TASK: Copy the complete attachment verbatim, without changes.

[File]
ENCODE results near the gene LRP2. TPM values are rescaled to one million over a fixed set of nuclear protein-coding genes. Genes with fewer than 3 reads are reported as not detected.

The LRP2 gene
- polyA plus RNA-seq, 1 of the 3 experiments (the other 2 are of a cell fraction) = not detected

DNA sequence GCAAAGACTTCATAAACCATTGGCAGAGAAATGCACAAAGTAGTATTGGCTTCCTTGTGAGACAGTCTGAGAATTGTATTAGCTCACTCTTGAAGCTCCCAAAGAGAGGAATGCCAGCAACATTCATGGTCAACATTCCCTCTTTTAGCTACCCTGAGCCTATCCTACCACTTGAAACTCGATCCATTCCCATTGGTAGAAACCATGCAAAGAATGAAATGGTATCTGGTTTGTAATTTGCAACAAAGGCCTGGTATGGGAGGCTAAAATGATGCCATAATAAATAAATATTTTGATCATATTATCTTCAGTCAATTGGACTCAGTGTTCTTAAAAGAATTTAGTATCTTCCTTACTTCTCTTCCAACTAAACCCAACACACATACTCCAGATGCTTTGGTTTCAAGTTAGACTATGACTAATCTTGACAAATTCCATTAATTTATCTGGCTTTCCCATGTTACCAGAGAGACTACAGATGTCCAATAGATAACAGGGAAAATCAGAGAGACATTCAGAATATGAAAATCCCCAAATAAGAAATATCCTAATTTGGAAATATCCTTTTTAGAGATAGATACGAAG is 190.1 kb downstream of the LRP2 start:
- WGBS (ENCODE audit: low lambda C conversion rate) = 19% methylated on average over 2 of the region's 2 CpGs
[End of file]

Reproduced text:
ENCODE results near the gene LRP2. TPM values are rescaled to one million over a fixed set of nuclear protein-coding genes. Genes with fewer than 3 reads are reported as not detected.

The LRP2 gene
- polyA plus RNA-seq, 1 of the 3 experiments (the other 2 are of a cell fraction) = not detected

DNA sequence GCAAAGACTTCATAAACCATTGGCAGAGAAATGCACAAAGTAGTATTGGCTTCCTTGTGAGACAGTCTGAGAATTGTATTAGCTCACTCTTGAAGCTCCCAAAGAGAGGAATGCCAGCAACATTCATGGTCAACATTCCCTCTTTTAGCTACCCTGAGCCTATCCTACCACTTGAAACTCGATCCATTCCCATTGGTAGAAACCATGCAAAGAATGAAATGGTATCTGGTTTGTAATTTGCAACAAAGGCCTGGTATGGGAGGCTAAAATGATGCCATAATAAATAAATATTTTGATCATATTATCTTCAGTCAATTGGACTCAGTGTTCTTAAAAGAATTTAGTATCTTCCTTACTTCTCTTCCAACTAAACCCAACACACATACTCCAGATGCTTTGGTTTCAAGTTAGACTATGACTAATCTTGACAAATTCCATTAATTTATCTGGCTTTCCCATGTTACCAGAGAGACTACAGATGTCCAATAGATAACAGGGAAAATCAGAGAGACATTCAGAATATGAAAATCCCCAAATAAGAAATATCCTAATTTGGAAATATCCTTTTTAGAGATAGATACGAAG is 190.1 kb downstream of the LRP2 start:
- WGBS (ENCODE audit: low lambda C conversion rate) = 19% methylated on average over 2 of the region's 2 CpGs